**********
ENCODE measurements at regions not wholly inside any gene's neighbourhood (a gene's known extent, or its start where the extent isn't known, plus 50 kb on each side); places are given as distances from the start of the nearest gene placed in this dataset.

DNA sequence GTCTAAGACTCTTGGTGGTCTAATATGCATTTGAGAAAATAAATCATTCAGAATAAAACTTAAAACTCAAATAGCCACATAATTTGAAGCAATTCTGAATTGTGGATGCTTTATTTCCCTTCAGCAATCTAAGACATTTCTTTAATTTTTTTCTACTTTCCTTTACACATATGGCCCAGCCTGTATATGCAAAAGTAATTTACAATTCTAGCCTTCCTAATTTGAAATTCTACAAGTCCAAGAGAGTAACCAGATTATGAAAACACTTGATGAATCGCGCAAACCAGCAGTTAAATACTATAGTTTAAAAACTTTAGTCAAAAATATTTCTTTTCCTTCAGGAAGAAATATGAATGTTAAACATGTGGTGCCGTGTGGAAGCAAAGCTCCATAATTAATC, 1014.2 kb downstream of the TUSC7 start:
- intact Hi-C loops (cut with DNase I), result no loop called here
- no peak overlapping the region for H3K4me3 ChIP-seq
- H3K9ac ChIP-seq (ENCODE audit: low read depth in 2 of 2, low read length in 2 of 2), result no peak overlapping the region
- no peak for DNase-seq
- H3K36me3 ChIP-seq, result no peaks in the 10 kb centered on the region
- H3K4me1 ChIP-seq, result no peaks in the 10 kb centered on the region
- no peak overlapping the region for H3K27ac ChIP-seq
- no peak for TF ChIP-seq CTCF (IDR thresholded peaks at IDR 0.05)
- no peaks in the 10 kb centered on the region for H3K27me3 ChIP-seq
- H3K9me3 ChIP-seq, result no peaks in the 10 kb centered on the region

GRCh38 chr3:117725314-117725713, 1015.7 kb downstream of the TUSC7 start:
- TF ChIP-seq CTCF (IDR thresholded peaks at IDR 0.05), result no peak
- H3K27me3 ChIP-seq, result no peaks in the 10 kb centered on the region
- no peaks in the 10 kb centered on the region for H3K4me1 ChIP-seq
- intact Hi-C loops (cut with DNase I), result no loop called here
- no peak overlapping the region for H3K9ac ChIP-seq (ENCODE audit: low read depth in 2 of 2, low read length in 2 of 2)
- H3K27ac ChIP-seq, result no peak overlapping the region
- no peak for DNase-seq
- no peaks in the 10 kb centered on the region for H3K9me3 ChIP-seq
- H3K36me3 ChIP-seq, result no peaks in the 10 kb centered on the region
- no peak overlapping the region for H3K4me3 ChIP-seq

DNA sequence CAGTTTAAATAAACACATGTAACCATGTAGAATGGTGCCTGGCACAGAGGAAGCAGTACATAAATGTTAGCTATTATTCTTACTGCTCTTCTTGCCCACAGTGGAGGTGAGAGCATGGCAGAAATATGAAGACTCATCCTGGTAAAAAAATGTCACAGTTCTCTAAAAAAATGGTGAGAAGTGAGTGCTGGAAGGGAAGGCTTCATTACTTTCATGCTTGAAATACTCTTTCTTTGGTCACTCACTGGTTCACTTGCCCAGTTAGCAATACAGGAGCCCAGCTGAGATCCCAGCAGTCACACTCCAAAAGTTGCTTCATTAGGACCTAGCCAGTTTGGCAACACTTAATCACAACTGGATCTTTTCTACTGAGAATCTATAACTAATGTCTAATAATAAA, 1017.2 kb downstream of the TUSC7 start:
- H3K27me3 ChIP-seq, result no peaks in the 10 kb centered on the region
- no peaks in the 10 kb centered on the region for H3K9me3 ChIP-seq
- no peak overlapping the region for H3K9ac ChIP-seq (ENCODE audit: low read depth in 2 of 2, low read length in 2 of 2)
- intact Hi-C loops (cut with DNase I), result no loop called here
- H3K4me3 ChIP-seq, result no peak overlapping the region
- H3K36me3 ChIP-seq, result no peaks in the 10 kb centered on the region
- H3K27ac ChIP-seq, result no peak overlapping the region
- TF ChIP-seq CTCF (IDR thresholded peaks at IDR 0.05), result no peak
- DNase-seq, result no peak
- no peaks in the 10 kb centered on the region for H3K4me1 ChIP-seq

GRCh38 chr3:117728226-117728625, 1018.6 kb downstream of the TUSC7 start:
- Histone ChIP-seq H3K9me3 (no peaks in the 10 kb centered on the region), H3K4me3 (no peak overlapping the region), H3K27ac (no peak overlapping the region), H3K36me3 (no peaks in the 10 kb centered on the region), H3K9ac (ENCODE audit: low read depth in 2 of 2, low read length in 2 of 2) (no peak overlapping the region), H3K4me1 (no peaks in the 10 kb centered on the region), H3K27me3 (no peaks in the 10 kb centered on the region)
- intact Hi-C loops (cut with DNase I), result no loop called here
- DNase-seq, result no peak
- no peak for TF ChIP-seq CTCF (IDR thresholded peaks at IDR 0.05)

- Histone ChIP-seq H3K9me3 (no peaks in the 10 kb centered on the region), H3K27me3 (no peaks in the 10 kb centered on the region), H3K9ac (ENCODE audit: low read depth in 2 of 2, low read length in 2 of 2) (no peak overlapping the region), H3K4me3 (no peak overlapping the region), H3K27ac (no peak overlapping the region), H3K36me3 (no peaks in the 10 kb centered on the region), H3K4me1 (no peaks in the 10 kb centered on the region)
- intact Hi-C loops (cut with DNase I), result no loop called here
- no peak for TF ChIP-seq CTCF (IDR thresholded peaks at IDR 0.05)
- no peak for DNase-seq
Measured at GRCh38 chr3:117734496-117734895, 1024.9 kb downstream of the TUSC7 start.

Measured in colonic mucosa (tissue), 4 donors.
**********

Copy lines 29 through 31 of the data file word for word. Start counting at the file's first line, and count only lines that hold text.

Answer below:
- H3K4me3 ChIP-seq, result no peak overlapping the region
- H3K36me3 ChIP-seq, result no peaks in the 10 kb centered on the region
- H3K27ac ChIP-seq, result no peak overlapping the region